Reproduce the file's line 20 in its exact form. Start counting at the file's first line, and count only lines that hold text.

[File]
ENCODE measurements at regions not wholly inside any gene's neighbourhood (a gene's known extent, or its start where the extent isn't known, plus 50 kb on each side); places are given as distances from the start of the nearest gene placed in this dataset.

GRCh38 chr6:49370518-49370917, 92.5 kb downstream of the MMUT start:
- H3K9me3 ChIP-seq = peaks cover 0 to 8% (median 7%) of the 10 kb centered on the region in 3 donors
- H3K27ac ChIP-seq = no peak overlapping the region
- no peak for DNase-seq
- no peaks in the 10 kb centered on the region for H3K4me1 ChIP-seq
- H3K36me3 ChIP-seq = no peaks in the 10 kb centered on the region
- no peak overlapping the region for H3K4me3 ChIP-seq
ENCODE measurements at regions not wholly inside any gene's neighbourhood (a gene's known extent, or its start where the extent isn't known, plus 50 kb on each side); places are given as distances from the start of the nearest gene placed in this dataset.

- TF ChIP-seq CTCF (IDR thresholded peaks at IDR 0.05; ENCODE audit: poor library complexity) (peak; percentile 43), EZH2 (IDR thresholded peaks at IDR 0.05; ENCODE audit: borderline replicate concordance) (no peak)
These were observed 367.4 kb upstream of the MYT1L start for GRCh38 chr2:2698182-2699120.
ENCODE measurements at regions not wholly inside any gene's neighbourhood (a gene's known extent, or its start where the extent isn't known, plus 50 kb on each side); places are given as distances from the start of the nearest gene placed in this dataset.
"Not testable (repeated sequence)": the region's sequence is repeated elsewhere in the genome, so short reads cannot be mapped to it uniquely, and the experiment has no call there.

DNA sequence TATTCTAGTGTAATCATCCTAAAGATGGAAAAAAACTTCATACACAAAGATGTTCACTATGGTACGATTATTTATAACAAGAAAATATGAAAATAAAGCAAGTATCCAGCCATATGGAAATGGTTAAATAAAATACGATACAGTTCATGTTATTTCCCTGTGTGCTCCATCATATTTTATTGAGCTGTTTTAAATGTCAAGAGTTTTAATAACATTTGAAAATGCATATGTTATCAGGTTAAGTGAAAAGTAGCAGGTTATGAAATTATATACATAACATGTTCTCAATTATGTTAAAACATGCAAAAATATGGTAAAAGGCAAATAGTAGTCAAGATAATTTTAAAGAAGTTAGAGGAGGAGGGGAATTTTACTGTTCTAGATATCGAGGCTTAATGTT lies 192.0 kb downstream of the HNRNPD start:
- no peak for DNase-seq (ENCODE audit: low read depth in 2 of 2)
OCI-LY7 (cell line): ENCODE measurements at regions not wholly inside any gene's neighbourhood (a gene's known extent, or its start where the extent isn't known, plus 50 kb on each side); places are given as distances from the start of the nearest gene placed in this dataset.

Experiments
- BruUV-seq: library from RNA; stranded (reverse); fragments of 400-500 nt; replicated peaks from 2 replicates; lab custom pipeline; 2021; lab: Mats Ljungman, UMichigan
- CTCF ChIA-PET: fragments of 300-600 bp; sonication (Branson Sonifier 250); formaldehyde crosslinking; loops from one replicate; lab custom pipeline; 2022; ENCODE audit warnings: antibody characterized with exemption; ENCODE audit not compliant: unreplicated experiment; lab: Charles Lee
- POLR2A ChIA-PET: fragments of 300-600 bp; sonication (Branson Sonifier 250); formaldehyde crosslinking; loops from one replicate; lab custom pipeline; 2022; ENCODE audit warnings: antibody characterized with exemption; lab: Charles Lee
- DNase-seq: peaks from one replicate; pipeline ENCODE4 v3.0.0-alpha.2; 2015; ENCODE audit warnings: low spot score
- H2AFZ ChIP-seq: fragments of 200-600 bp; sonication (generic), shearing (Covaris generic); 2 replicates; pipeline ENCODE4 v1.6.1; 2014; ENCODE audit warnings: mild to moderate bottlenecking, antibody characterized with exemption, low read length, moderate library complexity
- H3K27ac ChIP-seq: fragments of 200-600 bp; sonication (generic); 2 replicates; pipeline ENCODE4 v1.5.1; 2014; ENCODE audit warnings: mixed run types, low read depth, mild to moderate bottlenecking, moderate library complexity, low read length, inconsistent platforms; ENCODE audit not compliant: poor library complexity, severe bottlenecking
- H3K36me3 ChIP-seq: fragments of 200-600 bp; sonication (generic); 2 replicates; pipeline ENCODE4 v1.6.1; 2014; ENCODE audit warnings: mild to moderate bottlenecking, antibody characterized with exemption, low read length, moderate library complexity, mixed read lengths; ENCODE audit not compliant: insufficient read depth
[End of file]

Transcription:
- POLR2A ChIA-PET: fragments of 300-600 bp; sonication (Branson Sonifier 250); formaldehyde crosslinking; loops from one replicate; lab custom pipeline; 2022; ENCODE audit warnings: antibody characterized with exemption; lab: Charles Lee